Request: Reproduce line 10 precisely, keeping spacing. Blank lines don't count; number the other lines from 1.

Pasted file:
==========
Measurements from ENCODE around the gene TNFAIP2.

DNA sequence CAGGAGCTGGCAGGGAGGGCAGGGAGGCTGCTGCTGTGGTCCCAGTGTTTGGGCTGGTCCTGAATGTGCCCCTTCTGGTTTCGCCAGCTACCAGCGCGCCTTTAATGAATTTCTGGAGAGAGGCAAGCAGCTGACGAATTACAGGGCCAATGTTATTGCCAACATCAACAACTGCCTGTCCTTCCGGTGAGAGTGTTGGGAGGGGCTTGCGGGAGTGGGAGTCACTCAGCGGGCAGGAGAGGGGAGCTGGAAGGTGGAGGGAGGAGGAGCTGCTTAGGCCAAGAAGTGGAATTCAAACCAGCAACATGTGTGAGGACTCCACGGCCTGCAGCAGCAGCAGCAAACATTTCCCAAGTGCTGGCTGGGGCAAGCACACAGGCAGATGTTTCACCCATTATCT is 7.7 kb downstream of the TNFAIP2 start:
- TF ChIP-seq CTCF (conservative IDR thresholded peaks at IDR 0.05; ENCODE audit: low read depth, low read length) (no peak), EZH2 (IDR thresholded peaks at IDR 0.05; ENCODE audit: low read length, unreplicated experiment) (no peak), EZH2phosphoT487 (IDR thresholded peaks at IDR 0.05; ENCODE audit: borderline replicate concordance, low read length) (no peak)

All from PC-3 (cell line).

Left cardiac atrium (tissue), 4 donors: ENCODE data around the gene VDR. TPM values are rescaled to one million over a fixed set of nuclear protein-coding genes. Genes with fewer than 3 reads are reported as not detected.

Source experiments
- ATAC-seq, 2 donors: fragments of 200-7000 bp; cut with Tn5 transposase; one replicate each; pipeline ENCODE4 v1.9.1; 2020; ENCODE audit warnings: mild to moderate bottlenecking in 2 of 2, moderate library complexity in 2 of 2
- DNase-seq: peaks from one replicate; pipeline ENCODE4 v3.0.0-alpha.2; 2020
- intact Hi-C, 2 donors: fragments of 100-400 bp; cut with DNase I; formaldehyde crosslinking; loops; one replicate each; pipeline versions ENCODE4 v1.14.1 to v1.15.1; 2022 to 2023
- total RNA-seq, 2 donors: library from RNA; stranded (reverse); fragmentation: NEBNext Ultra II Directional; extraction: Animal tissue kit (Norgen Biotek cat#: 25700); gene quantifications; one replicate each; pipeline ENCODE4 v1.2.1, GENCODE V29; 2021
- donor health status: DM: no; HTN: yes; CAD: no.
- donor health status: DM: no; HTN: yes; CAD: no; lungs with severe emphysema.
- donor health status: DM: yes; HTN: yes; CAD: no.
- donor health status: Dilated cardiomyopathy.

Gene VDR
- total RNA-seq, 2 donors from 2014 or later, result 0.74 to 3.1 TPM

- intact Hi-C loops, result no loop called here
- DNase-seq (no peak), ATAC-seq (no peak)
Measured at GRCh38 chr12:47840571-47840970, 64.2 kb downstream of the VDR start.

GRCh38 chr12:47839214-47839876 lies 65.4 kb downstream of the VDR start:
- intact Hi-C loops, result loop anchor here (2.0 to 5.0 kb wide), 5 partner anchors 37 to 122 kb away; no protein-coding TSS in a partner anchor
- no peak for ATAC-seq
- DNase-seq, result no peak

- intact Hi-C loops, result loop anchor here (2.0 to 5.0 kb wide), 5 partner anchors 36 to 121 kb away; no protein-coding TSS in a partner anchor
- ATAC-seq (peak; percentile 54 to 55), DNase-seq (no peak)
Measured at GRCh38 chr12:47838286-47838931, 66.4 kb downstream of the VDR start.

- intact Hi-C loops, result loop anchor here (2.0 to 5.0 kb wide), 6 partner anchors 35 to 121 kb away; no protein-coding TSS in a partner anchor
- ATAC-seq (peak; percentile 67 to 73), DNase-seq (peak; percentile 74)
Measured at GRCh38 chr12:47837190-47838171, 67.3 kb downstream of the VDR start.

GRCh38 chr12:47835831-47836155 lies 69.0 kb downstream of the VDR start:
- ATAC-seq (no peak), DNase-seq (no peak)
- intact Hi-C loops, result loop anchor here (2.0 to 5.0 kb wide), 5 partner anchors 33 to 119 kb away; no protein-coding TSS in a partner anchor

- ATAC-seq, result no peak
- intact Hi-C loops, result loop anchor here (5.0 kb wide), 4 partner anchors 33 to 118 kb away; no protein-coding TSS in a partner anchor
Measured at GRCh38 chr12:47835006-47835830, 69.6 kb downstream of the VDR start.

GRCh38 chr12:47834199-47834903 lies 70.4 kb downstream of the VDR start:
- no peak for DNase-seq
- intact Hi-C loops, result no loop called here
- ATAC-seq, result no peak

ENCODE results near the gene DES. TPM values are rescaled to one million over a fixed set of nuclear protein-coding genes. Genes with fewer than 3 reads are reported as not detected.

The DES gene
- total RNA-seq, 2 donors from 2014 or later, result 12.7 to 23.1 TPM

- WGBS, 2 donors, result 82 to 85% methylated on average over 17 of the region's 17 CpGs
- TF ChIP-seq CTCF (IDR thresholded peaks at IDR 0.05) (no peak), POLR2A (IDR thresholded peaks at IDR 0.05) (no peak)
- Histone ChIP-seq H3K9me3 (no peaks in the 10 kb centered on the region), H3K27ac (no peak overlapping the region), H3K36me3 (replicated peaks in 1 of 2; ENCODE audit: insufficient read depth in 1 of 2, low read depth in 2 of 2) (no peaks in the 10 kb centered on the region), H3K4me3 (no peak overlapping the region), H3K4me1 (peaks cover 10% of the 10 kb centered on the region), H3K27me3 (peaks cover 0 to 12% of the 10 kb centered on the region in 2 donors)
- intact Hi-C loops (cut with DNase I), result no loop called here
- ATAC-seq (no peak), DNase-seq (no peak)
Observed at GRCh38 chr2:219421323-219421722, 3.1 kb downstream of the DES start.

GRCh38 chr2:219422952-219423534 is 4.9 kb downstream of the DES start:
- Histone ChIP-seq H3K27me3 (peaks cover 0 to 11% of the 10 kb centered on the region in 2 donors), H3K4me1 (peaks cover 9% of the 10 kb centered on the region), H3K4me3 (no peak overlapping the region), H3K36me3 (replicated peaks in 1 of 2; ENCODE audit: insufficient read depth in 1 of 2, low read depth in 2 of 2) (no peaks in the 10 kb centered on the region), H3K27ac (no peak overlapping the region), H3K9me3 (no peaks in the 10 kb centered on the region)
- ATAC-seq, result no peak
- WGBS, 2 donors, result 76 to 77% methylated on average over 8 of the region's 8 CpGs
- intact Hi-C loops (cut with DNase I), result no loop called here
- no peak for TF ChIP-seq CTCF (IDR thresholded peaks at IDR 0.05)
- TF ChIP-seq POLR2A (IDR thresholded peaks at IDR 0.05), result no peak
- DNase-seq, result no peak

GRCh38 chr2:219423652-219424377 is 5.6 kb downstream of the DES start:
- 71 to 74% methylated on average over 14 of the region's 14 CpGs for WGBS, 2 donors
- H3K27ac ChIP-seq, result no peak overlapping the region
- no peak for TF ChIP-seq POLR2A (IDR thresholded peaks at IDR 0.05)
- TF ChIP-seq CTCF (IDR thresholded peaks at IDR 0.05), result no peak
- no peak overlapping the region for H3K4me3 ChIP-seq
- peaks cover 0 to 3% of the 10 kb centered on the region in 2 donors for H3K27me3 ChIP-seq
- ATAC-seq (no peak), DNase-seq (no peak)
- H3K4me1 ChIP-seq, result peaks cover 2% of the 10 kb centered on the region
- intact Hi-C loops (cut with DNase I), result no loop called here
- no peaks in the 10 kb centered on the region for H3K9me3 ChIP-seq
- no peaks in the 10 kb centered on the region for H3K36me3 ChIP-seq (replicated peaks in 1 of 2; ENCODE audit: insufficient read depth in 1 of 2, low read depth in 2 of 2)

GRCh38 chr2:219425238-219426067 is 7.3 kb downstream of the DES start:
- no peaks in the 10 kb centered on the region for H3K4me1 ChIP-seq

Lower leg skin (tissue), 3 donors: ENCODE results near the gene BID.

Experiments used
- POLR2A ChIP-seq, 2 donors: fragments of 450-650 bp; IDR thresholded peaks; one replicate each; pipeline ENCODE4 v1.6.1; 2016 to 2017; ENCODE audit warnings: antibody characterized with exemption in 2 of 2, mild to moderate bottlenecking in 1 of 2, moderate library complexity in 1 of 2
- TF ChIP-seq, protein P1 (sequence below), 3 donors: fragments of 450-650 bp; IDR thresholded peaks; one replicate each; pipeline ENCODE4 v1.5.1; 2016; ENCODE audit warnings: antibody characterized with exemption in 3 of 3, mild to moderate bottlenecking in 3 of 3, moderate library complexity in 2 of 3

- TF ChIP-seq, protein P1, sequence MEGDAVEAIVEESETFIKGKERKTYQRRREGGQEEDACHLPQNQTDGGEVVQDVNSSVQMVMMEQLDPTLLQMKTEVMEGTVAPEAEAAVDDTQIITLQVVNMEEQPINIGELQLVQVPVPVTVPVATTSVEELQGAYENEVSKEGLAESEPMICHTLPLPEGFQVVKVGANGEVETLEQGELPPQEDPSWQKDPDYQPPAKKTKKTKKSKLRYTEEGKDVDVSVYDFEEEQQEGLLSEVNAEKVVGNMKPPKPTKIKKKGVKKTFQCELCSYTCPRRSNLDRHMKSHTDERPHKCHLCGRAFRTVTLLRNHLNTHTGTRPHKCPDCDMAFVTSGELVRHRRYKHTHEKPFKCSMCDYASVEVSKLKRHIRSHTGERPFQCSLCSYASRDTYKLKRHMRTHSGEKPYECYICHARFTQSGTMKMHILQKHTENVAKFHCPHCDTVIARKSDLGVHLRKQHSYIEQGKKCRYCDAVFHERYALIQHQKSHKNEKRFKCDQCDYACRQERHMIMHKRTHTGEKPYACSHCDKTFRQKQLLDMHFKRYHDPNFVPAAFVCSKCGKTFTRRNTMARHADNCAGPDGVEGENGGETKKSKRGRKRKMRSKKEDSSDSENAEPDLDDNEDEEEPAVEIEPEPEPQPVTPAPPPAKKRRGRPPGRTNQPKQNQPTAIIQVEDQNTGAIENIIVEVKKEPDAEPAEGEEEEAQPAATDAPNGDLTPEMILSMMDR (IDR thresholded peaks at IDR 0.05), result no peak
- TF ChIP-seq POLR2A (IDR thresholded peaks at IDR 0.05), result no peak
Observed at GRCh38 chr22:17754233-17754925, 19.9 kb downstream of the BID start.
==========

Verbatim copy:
- total RNA-seq, 2 donors: library from RNA; stranded (reverse); fragmentation: NEBNext Ultra II Directional; extraction: Animal tissue kit (Norgen Biotek cat#: 25700); gene quantifications; one replicate each; pipeline ENCODE4 v1.2.1, GENCODE V29; 2021